from the collection of the Virginia Museum of Fine Arts, Richmond

One Night at Jimmy's We Saw the Supremes on Color TV, Willie Anne Wright
One Night at Jimmy’s We Saw the Supremes on Color TV, Willie Anne Wright
Sisters (Susan and Toni), Barkley Hendricks
Sisters (Susan and Toni), Barkley Hendricks
Goodbye D., David Salle
Goodbye D., David Salle
Burger Chef Interior, Ralph Goings
Burger Chef Interior, Ralph Goings
Self-Portrait with Sunglasses, Alex Katz
Self-Portrait with Sunglasses, Alex Katz
Well Prepared and Maladjusted, Amy Sherald
Well Prepared and Maladjusted, Amy Sherald
Berkeley Stucco, Robert Bechtle
Berkeley Stucco, Robert Bechtle
Wishing Well Bridge, Richard McLean
Wishing Well Bridge, Richard McLean
Pontiac in a Deserted Lot, John Salt
Pontiac in a Deserted Lot, John Salt
Coexistence, Robert Rauschenberg
Coexistence, Robert Rauschenberg
Early in the Morning, James Rosenquist
Early in the Morning, James Rosenquist
No Pictures, Rosalyn Drexler
Optic, Robert Cottingham
Optic, Robert Cottingham
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Wednesday’s Word: nincompoop

In its typically humorless way Merriam-Webster defines nincompoop as “a stupid or silly person.” How many words are there for a stupid person? There’s nasty ones, like asshole, judgmental words like idiot and derogatory pronouncements like moron.

(Image by Christian Dorn}

Nincompoop is a kinder, gentler way to say stupid. I learned the word from my grandmother. She often used it in reference to the guy who lived in the back room of her house who I called Uncle Rob, although I was never aware of any evidence relating us. Nincompoop has an ever so slight tinge of empathy, even affection, while still calling stupid stupid.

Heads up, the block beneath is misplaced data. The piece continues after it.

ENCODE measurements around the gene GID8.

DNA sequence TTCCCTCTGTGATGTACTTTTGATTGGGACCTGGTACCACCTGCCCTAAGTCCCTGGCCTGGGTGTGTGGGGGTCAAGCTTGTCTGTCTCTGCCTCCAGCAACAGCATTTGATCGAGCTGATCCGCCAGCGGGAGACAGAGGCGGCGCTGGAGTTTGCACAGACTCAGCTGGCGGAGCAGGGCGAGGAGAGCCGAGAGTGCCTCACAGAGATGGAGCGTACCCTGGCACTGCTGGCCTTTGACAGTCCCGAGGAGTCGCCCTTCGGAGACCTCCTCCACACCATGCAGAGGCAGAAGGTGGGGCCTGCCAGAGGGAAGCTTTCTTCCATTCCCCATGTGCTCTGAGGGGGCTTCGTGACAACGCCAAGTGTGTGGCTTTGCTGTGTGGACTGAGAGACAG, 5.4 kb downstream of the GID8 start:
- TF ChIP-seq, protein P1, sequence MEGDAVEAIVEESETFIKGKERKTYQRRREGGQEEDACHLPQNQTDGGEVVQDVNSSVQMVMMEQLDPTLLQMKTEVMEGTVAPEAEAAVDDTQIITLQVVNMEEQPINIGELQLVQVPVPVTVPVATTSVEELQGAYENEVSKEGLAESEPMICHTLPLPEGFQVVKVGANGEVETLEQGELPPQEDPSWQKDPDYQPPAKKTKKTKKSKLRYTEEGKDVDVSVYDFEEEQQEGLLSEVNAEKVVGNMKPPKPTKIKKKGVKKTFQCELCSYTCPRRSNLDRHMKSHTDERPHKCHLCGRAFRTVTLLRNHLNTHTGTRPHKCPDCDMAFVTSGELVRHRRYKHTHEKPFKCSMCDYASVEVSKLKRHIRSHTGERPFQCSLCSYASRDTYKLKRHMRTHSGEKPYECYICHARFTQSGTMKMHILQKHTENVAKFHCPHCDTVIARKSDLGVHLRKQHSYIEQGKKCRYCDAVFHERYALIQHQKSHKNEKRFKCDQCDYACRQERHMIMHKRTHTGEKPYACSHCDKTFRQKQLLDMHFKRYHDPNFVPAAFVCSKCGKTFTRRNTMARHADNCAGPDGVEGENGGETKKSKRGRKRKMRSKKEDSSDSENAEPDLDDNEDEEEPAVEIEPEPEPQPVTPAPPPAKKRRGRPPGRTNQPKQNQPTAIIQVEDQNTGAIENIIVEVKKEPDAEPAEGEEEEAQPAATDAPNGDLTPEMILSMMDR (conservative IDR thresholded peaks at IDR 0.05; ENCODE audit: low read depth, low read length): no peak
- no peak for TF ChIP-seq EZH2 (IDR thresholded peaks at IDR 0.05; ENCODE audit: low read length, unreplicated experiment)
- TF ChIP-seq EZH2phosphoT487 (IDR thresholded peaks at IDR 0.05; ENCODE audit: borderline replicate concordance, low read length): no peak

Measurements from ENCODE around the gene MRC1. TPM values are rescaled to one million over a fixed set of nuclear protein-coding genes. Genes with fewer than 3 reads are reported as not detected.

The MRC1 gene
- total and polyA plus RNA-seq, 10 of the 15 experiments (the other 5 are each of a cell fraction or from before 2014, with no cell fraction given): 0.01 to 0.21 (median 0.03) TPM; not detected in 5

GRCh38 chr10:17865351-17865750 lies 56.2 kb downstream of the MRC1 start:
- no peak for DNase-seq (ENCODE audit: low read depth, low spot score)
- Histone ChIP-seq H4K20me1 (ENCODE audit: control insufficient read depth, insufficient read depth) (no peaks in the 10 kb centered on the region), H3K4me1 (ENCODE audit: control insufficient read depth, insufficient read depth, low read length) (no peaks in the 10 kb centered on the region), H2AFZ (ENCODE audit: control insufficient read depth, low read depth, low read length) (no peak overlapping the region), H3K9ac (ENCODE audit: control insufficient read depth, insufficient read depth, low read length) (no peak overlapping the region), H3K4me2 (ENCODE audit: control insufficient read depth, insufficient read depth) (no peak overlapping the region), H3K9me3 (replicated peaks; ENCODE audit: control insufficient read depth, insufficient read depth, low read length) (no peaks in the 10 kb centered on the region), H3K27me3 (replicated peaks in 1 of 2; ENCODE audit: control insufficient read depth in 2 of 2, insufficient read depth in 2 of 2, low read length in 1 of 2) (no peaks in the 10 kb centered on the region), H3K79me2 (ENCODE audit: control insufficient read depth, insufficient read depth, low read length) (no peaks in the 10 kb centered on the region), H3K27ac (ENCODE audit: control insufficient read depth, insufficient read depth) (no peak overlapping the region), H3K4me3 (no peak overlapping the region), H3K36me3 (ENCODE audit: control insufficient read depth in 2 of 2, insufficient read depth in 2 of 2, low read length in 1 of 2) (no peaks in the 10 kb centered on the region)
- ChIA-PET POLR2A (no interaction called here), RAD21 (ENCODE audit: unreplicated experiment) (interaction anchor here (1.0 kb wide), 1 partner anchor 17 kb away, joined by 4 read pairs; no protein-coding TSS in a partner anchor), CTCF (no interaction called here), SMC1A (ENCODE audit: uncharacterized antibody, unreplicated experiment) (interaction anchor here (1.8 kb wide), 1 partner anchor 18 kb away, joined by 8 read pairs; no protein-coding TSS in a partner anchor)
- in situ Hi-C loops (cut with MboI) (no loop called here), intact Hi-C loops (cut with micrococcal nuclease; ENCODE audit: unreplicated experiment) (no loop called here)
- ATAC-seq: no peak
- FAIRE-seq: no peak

Some synonyms: boob, dolt, nitwit, lummox, ding-dong, schmuck.

Use of nincompoop predated my grandma. It goes back at least to the early 18th century. One story is that Samuel Johnson, who compiled the first English dictionary, traced it to the Latin phrase non compos mentis (“not of right mind”).

They aren’t buying that over at “Nincompoop is a silly-sounding word that’s also kind of old-fashioned, like ninny. No one has any solid idea where it came from, and anyone who claims otherwise is, well, a nincompoop.”

As always I checked the Urban Dictionary for some alternative definitions. Here are some highlights:


“A person who’s intelligence is at a lower caliber and proceeds to flaunt his idiocracy in an unappealing or inappropriate manor(sic).”

“A braindead self important little turd given an impressive sounding job title to keep him blissfully ignorant of the world shattering nefarious machinations of his keepers.”

“Slang term for anyone who is a devoted fan of Nine Inch Nails, or NIN, usually only used by other fans.”

Does anyone still use this word? I searched for use of nincompoop in 2021. I found one columnist, Kathleen Parker, who used it to try to explain Republicans fealty to Donald Trump: “either Trump has a stockpile of incriminating videos — his people have people you know — or today’s Republicans are the weakest, wimpiest crop of nincompoops in American history.” (Monroe, La., News Star, Feb. 1, 2021). Only other use of nincompoop was in a syndicated crossword puzzle.

Trump and followers
Did these nincompoops all go shopping together for those suits?

I have many blogger friends who write poetry. As a service to them I went to and found this list of words that you can rhyme with nincompoop: dupe, scoop, snoop, Guadeloupe, chicken soup, alleyoop, rock group and basketball hoop.

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The Colors of the City

Richmond mural

Mending Walls is a public art project in Richmond, Va, the goal of which is to promote healing by having artists from different backgrounds tell their stories through their murals. The project was conceived by Richmond muralist Hamilton Glass. The name comes from a Robert Frost poem about two farmers who come together to mend a fence.

Freedom Constellations
Freedom Constellations: Dreaming of a World Without Youth Prisons, Performing Statistics
The Journey Forward
The Journey Forward, Nadd Harvin/Humble
In Conversation
In Conversation, Hamilton Glass/Matt Lively